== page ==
When was the last time you took a look in the mirror and really saw who you were? Not the little wrinkles or the crooked smile, but who you are inside. Who is the woman in the mirror? What makes you, you? How are you different from everyone else? How are you the same? One of the most important tools for being a better human is self-awareness. A lot of people lack this tool and suffer because of it. Knowing how you are being perceived by others can help you win (or lose), both deals and your employees. Today self-awareness is even more important. If you want to be a great leader and a good human, self-awareness is key. It will be invaluable to your relationships, both professional and personal.
My path to self-awareness
I have never been in a physical fight in my life, aside from skirmishes with my brothers and sisters as children. I am the youngest sibling so it would have been hard for me to win in a physical match with them so I stopped trying early on. With six older siblings, I did learn a different way of defending myself that has stuck with me to this day. I can verbally spar with the best of them and when I do, I want to win. At work, this has translated to being very direct in my communication style. Direct communication can be effective to get things done and to let folks know where you stand. Unfortunately, this direct communication style can also get me in trouble at times. It has forced me down a path of self-awareness (sometimes kicking and screaming). After getting the feedback time and again, I knew I had to get better at looking in the mirror.
I spoke to my mentors about how I could improve my self-awareness and in turn, my way of showing up. What I have learned and practice as much as possible, is to reflect (not always in the moment, unfortunately) but after the fact. I take a few minutes to think about my actions and how I could have done better. Then I try to put myself in the other person’s shoes and think of how they felt about the interaction. By taking some time and reflecting on the other person, I have been able to notice when my actions aren’t ideal.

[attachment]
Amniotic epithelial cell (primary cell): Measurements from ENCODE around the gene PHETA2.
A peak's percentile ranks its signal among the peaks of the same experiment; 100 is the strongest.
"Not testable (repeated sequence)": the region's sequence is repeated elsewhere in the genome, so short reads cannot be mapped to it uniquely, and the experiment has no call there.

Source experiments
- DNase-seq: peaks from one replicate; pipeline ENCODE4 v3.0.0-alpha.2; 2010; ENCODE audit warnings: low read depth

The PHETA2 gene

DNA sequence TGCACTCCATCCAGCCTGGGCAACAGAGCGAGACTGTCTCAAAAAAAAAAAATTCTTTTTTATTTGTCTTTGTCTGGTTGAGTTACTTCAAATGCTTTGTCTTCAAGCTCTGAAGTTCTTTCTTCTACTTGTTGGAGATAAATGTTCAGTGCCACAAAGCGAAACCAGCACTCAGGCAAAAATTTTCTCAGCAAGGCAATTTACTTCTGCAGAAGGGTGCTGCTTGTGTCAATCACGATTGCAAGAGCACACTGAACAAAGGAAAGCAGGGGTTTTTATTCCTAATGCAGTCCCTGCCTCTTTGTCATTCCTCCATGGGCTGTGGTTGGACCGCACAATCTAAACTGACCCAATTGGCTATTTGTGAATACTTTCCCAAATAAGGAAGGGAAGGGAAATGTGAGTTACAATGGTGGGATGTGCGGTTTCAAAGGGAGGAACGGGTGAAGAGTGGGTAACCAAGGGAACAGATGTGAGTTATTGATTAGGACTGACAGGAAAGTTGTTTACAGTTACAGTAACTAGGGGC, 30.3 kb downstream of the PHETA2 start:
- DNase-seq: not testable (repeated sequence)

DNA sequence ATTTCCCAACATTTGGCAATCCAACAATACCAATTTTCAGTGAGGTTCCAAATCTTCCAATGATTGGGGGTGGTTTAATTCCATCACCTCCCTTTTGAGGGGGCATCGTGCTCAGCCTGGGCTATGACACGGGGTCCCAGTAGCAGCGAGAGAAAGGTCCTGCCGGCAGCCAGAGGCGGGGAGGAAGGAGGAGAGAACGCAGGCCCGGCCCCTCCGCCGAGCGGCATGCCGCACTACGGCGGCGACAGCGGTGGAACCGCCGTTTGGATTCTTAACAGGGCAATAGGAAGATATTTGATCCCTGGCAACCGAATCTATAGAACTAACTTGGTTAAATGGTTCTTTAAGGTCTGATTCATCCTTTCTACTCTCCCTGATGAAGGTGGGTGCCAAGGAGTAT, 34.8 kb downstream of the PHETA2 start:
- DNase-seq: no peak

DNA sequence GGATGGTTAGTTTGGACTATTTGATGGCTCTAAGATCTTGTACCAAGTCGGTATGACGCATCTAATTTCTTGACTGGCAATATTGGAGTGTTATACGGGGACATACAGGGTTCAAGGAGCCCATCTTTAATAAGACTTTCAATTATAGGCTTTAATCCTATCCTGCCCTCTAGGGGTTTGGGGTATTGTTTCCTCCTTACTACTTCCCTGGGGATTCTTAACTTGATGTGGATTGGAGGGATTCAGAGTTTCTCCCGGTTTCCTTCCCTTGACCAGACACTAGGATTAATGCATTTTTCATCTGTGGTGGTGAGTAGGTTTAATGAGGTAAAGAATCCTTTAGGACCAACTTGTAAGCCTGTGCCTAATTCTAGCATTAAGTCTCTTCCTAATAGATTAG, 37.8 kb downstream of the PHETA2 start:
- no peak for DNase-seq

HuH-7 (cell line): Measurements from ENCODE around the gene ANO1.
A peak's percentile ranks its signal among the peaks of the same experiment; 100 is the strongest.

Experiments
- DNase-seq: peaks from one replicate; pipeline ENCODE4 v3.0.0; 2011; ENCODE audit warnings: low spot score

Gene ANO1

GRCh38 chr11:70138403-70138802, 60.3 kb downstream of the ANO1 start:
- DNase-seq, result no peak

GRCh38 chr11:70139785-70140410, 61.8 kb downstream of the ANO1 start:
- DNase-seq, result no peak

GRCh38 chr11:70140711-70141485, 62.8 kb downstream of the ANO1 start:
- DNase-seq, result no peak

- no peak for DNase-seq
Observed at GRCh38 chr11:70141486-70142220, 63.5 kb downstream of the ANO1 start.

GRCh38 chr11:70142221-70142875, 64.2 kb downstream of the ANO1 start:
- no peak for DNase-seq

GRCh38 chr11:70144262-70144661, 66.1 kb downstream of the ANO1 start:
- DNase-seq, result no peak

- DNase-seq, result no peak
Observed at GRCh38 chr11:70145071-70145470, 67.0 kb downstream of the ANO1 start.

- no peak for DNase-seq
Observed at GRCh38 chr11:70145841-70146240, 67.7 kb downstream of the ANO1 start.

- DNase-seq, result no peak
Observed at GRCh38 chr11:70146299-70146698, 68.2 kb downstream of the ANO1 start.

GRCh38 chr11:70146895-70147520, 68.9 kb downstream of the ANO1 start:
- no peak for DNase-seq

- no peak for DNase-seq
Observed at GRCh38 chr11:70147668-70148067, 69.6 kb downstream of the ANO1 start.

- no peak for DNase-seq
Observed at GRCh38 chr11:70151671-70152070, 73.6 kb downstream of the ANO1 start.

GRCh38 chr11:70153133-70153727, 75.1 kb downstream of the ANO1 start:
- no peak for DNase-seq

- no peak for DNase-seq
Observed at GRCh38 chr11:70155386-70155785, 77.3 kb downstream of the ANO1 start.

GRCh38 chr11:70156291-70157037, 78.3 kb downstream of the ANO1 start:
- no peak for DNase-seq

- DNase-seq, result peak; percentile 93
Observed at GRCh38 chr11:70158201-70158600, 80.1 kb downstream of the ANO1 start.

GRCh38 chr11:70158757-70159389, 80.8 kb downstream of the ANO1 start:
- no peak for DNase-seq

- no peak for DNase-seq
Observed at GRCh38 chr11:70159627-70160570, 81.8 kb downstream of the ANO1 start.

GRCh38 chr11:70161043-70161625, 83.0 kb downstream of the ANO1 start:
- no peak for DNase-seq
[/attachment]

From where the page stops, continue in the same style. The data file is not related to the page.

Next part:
How do you become self-aware?
Now it’s your turn. Step back and look at yourself from someone else’s point of view. After your next meeting take a few moments to think about how you showed up. Be critical of how the interaction went. This is hard and quite honestly, one of the toughest reviews to do. Take some time to see what others see when they interact with you. This will start to show you the woman in the mirror. Then, for the next week or two, after each meeting take that same time for self-reflection. Again, think about how you showed up. Reflect on the body language and reactions from people in the meeting. Ask yourself a few of the following questions.
How did you feel when you walked out of the meeting? Did you feel like you won the point, but lost the relationship?
Were there places you thought went well and others that you would have changed?
At any point could you have added more to help the meeting along?
Were there times when you spoke too much and the meeting went off topic?
Did you let someone taker over a meeting that you were leading? Or were you the one taking over?
Did you allow yourself to become emotional about a topic that led to unkind words
Did you allow space for the more introverted folks to get a word in edgewise? Are you the more introverted person who didn’t speak up?
How would you have felt about your contributions (or detractions) from the meeting if you were in someone else’s shoes?
In the book, What Got You Here, Won’t Get You There, Marshall Goldsmith focuses on the showstoppers. Showstoppers are those pieces of feedback that can stop your career. He also gives you some ideas on how to overcome them. You can overcome the showstoppers. Bigger than that, you can be a better human.
Self-awareness is not a one stop, quick fix. Here is the thing, if you are aware of what you are good at and where you need to improve you are better equipped to improve. Open your mind to self-awareness and you open the path to growth in your career.